“We’re going to play a few songs now that you might know. You’ve been very patient; thank you very much. You also might not know them as well…” Dave Gahan, bridging the main set of Soulsavers material and their encore, which featured two songs from his first two solo records and two from Depeche Mode’s Songs of Faith and Devotion. Making his debut performance with Soulsavers, they previewed the newly recorded material from Angels & Ghosts, which will be released on Friday. Dave Gahan has reunited for a second album as Dave Gahan & Soulsavers, as well as announced a very limited set of concerts with a 10-piece band at very small and intimate venues in the U.S. and Europe, with this first one happening at The Theatre at Ace Hotel in Los Angeles on Monday night. The album, Angels & Ghosts, is his second collaboration with producer Rich Machin and the tour takes them to New York, London, Berlin, Paris, and Milan. It all creates a framework to showcase Mr. Gahan’s ability to transcend the work of Depeche Mode into territory that allows him to reveal his own unique gifts, artistry, and vision. A peek into the soul of a man who is very complex, as well as a foundation with which to truly hear his voice soar to new heights and lyrics that provide real vulnerability. Decidedly not “a Depeche Mode show”, but a rare experience for fans to see another side of one of the most talented artists of our generation. Unforgettable.
“Is that the new iPhone 6?” Roland Orzabal, early on in the show, as he and Curt Smith looked out over the sea of cell phones in the air, held by an exuberant sold out crowd at the historic Wiltern in Los Angeles last night. Tears for Fears, best known for their collection of timeless and classic New Wave hits from the 80s, do not tour very often, and when they do, the tours are usually not too many dates and cities. So there was a bit of an “event” feeling in the air, and based on some of their comments later in the show, they both seem to have quite an affinity for the City of Angels. As such, it seemed to be one of those special sort of shows, that unfold in a different sort of way. About halfway through the show, Curt even gave a shout out to Richard Blade, who was at the front of the GA crowd in the pit… if you didn’t know him by his own lifetime in music, you would think he was the band’s biggest fan (and maybe he is). Perhaps the development that represented the biggest point of fan service, prefaced by Roland with “nothing like changing it up for L.A.; obviously this is a special place for us…” was the surprise encore opener, a song that “we haven’t done for many, many years”. He said that this version will be included in their deluxe reissue of Songs From the Big Chair in November. He said it has been impossible for them to do live “until now”, and then proceeded to play “The Working Hour”. Definitely a special show by a fantastic band, and the place was certainly buzzing when it all came to a close after upwards of a two hour show.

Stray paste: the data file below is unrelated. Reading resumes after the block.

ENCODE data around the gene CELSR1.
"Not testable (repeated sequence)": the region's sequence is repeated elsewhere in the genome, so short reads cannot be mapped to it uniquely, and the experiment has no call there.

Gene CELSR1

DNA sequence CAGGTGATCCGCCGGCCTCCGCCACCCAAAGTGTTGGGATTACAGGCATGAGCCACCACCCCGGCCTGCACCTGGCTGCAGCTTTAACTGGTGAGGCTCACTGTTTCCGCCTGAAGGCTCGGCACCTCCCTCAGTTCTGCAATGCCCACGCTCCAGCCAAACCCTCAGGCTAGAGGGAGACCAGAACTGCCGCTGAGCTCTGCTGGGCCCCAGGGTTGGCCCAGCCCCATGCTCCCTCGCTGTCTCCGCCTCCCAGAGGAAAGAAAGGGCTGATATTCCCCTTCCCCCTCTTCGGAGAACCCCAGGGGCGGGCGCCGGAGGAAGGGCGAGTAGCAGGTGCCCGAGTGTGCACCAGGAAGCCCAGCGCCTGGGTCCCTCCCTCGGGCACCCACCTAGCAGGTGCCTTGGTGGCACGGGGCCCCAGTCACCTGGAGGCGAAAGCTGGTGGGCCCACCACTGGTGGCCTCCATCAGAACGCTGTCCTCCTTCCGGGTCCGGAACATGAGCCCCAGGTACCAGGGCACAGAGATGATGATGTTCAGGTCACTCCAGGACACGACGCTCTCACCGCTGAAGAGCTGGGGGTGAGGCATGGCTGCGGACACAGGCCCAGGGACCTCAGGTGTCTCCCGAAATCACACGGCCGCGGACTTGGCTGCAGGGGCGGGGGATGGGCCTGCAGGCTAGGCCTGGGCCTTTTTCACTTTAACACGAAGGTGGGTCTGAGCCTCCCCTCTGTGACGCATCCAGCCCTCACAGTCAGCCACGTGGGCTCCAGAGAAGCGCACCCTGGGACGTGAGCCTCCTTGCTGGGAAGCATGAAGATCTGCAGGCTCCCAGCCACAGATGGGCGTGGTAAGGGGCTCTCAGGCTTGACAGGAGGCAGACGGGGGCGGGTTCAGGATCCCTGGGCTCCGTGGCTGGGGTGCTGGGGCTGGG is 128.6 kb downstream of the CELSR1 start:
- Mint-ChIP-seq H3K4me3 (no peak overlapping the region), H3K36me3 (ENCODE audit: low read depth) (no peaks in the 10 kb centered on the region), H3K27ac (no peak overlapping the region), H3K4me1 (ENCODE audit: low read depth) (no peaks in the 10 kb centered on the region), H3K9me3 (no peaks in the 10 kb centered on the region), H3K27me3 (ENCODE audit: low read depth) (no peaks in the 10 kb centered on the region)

“I just want to say, I used to see this guy at really crappy clubs right down the street. And now that it’s come to this, I’m like blown away. There is no better person to spend Halloween with, than him…” A few words from Tim Burton, paying tribute to Danny Elfman, the man who has accompanied him on quite the filmmaking journey that began with 1985’s Pee-wee’s Big Adventure. I don’t know if I can say that I’ve ever seen and heard such an impressive display of music than with last night’s special event at Nokia Theatre at L.A. Live. With the 87-piece Hollywood Symphony Orchestra and the 45-member Page LA Choir, conducted by John Mauceri, it was amazing. I feel like Danny Elfman was a key figure within pop culture in my formative years, as Oingo Boingo was the band I saw more than any other in concert in the late 80s and very early 90s, and as a huge fan of Tim Burton’s films and those consistent themes and quirky characters, I feel like I was along for the ride as well. So when I heard about this event, I knew it was one that I could not allow myself to miss, and I am thrilled to have had an opportunity to be part of it. Words really can’t describe; if you were there and are now reading this, I am sure you can agree.
2013 is maybe the best year since the early 90s to be a Pixies fan. Interestingly, having been in attendance now at the first two of three consecutive shows this week at El Rey Theatre in Los Angeles (and a fourth coming right after at the Mayan Theatre), the crowd overall skewed very young, which really underscores my long held belief that the Pixies were way, way, way ahead of their time, and also had bad timing (maybe in an alternate universe they could have had Nirvana-sized mainstream success). In any event, as I’ve often referenced in countless articles here on the Rock Subculture Journal, the Pixies are solid in my Top Three favorite artists of all time. Before going into recent and ancient history, the big question those reading this are probably wondering is, ‘how were these shows?‘ The short answer is, absolutely phenomenal. Everything one could hope for in a Pixies concert has been present in Night 1 and Night 2. With their new touring efforts and new music (music that is on par with their classic material), it is an awesome time to be into the Pixies, whether you were around back in the day or not. A time to celebrate, and the band and the fans all brought the party to El Rey Theatre this week.